I think the main problem I have with the book is that it's a 'Celtic' devotional, but aside from being framed around the use of the Irish names for the Quarter Days and the general idea of daily prayers that echo what you find in the Carmina Gadelica, there's nothing that's really Celtic at all. For one, the main inspiration is clearly Gaelic, but there's nothing really Gaelic in there and so the whole thing comes across as more than a little bit superficial. A lot of the prayers address 'Grandmother' and 'Grandfather', 'Lord' and 'Lady', or the soul-friend or soul-mentor of your choosing. In general, when anything theological is touched on, it's framed in terms of 'the Divine', which seems to be a way of keeping everything as neutral as possible in order to appeal to a broad audience. It's not something that appeals to me, though, and over all the books is not something I find to be particularly workable or adaptable to my own circumstances. For me, the quibbles permeate the whole content, so even the bits I do like I don't think would be something I'd find myself looking back on or using in my own devotions (your mileage may vary, of course).

All in all, it's a beautifully presented book if nothing else. Ultimately I'm not sure I'd jump up and down raving about it and recommending it to anyone who might care to listen to the crazy lady.

"The Cailleach is milking her goats to-night; don't you hear the milking-lilt?"

The tail end of Hurricane Katia seems to have blown itself out now so this one's probably a little late, but, as a kind of tradition I've just decided to keep up with, it's times like this that sharing stories and lore about her seems like a good way to honour the Storm Hag. She was definitely singing her milking-lilt these past few nights.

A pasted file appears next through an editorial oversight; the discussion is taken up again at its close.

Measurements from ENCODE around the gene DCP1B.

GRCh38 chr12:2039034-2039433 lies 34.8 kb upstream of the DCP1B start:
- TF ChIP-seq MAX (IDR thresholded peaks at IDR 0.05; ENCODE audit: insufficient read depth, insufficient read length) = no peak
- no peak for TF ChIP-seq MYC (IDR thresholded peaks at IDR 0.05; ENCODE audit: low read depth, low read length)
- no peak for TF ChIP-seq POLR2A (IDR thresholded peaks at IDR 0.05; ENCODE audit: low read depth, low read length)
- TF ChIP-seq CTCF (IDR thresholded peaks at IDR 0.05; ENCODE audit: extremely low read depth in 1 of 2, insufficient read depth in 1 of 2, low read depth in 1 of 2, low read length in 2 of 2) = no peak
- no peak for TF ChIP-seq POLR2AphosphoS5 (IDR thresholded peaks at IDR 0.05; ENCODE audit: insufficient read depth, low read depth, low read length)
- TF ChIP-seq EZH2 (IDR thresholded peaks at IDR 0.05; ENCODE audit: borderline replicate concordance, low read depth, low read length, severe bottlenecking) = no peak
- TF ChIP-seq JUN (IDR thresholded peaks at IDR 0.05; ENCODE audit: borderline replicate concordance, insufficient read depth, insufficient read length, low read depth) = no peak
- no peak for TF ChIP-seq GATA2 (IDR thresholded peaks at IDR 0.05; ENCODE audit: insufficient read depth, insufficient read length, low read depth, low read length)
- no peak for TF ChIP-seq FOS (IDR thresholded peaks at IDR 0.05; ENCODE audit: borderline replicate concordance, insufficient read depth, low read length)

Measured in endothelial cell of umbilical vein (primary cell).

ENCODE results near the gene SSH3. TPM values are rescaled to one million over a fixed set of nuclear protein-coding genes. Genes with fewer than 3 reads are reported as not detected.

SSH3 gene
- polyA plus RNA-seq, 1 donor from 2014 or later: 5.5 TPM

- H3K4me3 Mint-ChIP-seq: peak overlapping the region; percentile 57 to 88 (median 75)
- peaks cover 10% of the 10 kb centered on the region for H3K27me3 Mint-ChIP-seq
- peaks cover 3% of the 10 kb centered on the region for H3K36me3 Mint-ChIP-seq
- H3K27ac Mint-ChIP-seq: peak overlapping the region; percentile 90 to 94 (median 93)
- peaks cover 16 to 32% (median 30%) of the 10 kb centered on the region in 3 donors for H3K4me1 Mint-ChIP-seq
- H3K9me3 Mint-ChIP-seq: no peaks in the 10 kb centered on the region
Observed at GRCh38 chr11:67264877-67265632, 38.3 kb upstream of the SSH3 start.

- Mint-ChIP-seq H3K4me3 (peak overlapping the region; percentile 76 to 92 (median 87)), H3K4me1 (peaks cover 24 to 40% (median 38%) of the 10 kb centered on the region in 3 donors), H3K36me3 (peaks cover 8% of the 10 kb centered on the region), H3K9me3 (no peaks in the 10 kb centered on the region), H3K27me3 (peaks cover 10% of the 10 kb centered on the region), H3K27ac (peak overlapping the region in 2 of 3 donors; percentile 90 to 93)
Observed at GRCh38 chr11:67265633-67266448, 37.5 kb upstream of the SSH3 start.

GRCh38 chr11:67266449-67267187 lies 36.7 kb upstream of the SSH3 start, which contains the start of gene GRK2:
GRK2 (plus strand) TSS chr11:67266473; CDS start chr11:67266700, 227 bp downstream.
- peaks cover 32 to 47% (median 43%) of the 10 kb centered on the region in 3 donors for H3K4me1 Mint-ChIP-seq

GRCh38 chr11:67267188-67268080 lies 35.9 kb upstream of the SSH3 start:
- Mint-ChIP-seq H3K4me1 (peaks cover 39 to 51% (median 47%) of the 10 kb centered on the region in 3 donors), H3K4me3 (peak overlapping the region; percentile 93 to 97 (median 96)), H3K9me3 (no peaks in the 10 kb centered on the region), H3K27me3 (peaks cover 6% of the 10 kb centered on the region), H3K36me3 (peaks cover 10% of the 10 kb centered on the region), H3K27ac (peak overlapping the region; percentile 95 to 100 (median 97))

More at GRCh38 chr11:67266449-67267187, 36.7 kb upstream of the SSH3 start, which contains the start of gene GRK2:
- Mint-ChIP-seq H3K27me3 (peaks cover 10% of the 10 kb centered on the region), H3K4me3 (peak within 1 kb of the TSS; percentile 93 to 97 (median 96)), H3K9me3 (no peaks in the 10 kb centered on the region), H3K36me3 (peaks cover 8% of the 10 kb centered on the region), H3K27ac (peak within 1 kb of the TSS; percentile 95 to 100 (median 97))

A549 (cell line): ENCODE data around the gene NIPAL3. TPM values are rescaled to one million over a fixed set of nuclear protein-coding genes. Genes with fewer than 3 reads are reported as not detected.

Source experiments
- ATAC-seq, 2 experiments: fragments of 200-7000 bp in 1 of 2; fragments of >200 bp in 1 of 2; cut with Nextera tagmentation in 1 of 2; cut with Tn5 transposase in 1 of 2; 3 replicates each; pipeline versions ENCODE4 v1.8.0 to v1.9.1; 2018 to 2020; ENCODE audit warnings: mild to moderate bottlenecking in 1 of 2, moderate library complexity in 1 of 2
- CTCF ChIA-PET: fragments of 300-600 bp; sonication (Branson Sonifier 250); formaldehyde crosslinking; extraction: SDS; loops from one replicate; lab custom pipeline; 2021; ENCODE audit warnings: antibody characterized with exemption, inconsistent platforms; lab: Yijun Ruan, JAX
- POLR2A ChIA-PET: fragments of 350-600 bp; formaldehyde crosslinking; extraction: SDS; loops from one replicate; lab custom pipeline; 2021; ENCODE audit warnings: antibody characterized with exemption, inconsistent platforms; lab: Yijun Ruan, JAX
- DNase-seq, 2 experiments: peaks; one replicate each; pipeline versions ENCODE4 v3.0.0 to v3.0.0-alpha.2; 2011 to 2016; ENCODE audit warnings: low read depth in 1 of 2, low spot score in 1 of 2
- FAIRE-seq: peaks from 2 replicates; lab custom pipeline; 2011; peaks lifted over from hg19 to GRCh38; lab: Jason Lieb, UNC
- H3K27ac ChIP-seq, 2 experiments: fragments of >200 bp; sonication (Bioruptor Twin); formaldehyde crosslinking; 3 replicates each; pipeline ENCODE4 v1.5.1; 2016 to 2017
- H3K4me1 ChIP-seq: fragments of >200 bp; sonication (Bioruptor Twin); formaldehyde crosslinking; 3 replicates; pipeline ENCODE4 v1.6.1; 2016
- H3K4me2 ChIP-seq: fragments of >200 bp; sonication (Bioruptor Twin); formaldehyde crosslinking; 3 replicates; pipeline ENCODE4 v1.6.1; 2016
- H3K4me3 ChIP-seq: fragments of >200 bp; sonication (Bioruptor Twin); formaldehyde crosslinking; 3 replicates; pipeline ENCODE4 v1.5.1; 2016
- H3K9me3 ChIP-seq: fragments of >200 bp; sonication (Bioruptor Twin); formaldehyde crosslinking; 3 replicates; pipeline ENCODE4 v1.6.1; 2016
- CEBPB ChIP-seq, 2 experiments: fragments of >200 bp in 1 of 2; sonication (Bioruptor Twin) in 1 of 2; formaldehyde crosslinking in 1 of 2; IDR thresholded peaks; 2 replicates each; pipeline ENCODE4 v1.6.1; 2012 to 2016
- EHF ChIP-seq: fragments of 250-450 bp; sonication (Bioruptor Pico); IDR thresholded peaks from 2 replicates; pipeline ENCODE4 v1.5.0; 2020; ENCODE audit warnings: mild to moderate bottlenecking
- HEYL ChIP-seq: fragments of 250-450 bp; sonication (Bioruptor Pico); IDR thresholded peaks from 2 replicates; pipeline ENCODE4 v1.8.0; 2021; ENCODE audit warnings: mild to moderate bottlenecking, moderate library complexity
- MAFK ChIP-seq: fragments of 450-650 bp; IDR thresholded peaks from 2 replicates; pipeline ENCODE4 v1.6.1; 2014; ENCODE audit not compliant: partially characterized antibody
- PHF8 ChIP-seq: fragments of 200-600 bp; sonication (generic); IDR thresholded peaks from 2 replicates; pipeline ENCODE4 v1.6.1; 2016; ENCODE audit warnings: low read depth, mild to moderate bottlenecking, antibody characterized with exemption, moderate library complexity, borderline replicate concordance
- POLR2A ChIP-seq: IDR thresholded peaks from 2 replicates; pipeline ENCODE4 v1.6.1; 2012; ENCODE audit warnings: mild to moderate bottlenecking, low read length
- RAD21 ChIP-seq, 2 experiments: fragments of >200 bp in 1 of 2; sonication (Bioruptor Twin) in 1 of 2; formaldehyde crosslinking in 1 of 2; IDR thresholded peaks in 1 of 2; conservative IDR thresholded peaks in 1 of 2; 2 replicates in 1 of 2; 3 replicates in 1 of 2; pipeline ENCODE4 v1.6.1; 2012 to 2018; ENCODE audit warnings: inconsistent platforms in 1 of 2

This is another story from K.W. Grant's Myth, Tradition and Story from Western Argyll (1925, p10), and this time it's about the Cailleach Bheinn a' Bhric. Enjoy:

“Beinn a' Bhric” - Trout Mountain – is in Lochaber. It's presiding genius was a “Bean-shìdhe” - fairy woman. (Sìdh, the abode of the gods; not sìth, peace as so often rendered.)

The Cailleach tended her herds of deer in Glen Nevis, and often milked them there, especially in the “dead” months of winter. The huntsmen heard her song as she milked her deer; for all Highland milkmaids were wont, in times past, to charm the milk from the cattle by keeping time with their fingers to a ringing lilt. The song of the Cailleach was unlike that of every other milkmaid; it was peculiar to herself, and unique in every respect.

Sometimes the women folk accused her of driving her deer to the shore to feed on dulse, or upon the tender blades of their winter kale. This was no more than women's gossip; the herds of the Cailleach loved not such pasturage.